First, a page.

Home Medizin Deep Learning wirft ein neues Licht auf die Parkinson-Erkennung durch das Auge

Deep Learning wirft ein neues Licht auf die Parkinson-Erkennung durch das Auge

von NFI Redaktion

A recent scientific study discusses the potential of retinal fundus imaging as a diagnostic screening method for Parkinson’s disease (PD). The study, entitled „Deep Learning predicts the incidence and prevalence of Parkinson’s disease using fundus imaging from the UK Biobank,“ was published in Scientific Reports. The image source is credited to recep art / Shutterstock.com.

Background:
Parkinson’s disease is associated with a gradual decline in motor control and several non-motor symptoms, attributed to the progressive loss of dopaminergic neurons in the substantia nigra of the brain. The number of PD-related deaths has more than doubled since 2000, largely due to a lack of high-quality interventions in the elderly. Further research is needed to better understand the pathology of Parkinson’s disease and develop early diagnostic systems.

Retinal imaging, often referred to as a „window to the brain,“ offers a feasible way to assess neuropathological processes associated with many neurodegenerative diseases. Despite recent advances, clinical outcomes related to retinal degeneration are not always conclusive, requiring further research to improve diagnostic accuracy. For this purpose, artificial intelligence (AI) algorithms, including deep learning models and conventional machine learning algorithms, have proven to be efficient diagnostic tools.

Study Details:
The study aimed to systematically profile the classification performance in different stages of Parkinson’s disease progression, including incident and prevalent Parkinson’s disease, using AI algorithms without methods for feature selection or external quantitative measurements. The robustness was achieved through deep learning and conventional machine learning methods.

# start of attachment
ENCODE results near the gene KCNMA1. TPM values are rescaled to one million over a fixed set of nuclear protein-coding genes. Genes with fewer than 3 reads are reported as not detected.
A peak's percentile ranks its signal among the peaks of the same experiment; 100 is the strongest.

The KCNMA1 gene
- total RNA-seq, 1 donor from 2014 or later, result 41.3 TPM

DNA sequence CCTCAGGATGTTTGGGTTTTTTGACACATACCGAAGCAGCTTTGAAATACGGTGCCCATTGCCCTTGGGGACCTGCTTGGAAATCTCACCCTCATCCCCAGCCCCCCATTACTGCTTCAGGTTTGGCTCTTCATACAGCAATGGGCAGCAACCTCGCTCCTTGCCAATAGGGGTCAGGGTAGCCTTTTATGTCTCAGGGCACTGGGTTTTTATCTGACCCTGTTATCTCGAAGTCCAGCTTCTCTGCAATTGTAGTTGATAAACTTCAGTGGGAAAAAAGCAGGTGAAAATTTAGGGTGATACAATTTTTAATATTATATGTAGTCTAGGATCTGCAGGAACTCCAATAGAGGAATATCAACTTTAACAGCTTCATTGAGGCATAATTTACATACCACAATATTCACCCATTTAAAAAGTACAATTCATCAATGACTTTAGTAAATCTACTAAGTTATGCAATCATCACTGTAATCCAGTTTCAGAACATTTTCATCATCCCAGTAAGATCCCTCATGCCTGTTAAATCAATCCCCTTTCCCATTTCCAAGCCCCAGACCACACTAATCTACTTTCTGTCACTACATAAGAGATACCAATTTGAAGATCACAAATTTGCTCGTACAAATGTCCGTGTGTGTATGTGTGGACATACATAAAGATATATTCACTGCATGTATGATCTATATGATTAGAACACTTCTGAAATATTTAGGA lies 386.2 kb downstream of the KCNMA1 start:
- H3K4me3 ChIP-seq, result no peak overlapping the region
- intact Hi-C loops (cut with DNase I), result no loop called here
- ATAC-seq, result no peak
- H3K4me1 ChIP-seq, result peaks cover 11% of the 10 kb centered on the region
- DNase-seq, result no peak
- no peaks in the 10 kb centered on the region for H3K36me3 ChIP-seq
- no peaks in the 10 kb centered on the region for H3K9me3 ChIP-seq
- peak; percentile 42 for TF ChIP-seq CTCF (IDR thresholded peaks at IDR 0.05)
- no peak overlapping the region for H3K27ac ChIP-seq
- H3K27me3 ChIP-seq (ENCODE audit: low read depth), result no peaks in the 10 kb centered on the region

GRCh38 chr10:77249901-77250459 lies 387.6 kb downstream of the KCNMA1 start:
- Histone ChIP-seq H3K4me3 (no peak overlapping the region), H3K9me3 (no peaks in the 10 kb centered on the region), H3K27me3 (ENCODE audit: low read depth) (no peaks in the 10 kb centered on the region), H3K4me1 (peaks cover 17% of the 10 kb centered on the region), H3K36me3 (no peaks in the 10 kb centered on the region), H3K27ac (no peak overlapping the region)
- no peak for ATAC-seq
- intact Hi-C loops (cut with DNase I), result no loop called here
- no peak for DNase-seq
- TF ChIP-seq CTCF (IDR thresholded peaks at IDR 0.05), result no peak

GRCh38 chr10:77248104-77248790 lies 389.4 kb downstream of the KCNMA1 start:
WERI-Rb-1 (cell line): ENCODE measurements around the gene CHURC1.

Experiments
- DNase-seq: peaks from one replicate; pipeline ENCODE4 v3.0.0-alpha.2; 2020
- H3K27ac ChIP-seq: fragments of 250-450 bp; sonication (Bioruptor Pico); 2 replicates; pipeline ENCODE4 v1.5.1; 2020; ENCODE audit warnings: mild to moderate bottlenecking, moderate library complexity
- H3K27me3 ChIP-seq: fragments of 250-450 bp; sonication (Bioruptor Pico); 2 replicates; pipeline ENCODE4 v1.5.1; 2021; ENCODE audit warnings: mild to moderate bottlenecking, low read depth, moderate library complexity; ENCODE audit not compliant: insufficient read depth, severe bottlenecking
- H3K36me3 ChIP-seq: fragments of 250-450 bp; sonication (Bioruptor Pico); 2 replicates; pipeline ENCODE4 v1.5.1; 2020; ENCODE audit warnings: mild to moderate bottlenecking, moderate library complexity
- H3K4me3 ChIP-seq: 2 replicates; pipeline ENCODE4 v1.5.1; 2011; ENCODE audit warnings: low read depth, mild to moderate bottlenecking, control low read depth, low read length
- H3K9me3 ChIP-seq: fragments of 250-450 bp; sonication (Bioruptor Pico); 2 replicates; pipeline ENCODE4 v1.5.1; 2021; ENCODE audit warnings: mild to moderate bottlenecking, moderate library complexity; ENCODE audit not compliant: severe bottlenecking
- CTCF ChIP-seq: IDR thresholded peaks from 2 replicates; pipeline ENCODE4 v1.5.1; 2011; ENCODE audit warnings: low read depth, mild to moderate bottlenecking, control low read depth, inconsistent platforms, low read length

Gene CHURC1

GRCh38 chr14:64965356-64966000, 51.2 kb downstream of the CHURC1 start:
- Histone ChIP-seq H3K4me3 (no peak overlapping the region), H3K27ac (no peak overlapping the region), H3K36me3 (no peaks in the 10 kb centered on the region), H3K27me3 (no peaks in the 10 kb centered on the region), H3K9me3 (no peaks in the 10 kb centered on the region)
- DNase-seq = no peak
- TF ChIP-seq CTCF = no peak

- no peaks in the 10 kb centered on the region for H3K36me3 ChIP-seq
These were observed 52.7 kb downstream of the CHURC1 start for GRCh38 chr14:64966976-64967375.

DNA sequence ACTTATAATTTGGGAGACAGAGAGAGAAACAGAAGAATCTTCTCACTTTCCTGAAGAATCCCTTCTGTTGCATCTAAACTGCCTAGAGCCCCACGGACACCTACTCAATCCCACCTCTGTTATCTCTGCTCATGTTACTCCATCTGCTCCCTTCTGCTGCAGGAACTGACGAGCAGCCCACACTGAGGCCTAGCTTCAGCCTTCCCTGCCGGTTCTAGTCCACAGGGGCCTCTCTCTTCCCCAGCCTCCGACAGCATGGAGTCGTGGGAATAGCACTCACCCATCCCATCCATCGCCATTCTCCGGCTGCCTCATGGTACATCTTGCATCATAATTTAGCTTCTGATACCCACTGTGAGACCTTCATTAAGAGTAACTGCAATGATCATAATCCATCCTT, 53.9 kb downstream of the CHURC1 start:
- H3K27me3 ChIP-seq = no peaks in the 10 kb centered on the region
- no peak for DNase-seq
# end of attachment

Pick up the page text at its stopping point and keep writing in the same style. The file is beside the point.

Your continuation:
Results:
Deep neural networks outperformed conventional machine learning models and demonstrated remarkable performance in predicting PD incidence before official diagnosis, with a sensitivity of 80% within 5.07 years. The accuracy achieved in distinguishing patients with prevalent and incident Parkinson’s disease from corresponding healthy controls was 68%.

Conclusions:
The study concluded that deep learning models surpassed conventional machine learning models in accurately predicting Parkinson’s disease based on retinal fundus images. It is expected that this work will serve as a reference for future research and algorithm selection in clinical settings. However, the study’s limitations include the size of the dataset and the population’s specific demographics, restricting the generalizability of the results.

Journal Reference:
Tran, C., Shen, K., Liu, K., et al. (2024). Deep Learning predicts the incidence and prevalence of Parkinson’s disease using fundus imaging from the UK Biobank. Scientific Reports, 14(1), 1-12. doi:10.1038/s41598-024-54251-1.

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